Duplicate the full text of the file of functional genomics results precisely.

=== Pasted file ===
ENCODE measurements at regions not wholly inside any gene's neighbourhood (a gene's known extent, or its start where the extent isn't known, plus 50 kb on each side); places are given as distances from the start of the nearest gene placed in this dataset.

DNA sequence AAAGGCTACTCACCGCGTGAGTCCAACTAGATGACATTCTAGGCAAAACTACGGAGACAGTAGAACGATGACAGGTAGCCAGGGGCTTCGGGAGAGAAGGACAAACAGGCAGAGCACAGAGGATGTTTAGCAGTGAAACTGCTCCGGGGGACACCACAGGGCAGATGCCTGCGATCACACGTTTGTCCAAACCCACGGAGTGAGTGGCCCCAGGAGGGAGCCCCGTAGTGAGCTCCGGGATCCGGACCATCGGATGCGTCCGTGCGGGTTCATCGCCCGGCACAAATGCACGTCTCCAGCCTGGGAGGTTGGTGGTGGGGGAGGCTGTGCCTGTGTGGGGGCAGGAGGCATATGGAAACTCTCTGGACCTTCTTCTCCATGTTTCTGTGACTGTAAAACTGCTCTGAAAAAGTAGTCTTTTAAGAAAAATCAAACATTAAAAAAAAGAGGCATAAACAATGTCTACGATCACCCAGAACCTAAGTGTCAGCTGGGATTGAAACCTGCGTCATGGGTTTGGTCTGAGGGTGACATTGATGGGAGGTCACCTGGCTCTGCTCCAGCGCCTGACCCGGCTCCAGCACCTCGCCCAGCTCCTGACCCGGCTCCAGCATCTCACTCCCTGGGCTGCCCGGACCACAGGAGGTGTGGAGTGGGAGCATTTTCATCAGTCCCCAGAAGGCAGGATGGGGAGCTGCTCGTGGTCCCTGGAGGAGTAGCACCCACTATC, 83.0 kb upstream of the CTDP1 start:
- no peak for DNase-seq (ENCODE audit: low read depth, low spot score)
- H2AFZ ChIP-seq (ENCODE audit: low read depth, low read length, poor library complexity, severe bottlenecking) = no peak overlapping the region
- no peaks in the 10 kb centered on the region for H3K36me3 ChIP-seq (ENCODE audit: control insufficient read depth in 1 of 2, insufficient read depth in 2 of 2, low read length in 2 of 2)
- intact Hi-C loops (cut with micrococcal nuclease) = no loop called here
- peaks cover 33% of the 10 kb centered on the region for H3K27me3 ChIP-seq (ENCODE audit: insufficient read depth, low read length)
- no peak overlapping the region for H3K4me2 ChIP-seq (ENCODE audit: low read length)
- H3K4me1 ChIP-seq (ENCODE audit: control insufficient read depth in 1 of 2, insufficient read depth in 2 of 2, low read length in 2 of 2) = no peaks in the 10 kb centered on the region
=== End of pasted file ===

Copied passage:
ENCODE measurements at regions not wholly inside any gene's neighbourhood (a gene's known extent, or its start where the extent isn't known, plus 50 kb on each side); places are given as distances from the start of the nearest gene placed in this dataset.

DNA sequence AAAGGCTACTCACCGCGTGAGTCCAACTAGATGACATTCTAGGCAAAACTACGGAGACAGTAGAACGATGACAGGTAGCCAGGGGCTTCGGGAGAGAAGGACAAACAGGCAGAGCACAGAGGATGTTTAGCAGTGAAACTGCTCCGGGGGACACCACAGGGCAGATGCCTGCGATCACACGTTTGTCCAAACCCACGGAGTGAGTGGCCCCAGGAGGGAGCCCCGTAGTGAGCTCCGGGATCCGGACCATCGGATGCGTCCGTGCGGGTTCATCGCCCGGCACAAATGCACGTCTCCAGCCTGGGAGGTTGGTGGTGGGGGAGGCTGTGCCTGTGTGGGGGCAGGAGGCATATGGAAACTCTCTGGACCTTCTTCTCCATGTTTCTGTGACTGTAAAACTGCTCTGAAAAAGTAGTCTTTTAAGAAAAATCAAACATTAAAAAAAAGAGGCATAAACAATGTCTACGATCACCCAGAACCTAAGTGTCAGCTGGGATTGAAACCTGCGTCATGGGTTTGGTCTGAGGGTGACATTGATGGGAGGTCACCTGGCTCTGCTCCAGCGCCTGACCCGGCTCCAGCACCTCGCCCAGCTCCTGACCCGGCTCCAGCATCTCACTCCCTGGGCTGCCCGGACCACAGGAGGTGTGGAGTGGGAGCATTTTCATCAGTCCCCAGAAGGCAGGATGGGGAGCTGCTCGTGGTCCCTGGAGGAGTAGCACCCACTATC, 83.0 kb upstream of the CTDP1 start:
- no peak for DNase-seq (ENCODE audit: low read depth, low spot score)
- H2AFZ ChIP-seq (ENCODE audit: low read depth, low read length, poor library complexity, severe bottlenecking) = no peak overlapping the region
- no peaks in the 10 kb centered on the region for H3K36me3 ChIP-seq (ENCODE audit: control insufficient read depth in 1 of 2, insufficient read depth in 2 of 2, low read length in 2 of 2)
- intact Hi-C loops (cut with micrococcal nuclease) = no loop called here
- peaks cover 33% of the 10 kb centered on the region for H3K27me3 ChIP-seq (ENCODE audit: insufficient read depth, low read length)
- no peak overlapping the region for H3K4me2 ChIP-seq (ENCODE audit: low read length)
- H3K4me1 ChIP-seq (ENCODE audit: control insufficient read depth in 1 of 2, insufficient read depth in 2 of 2, low read length in 2 of 2) = no peaks in the 10 kb centered on the region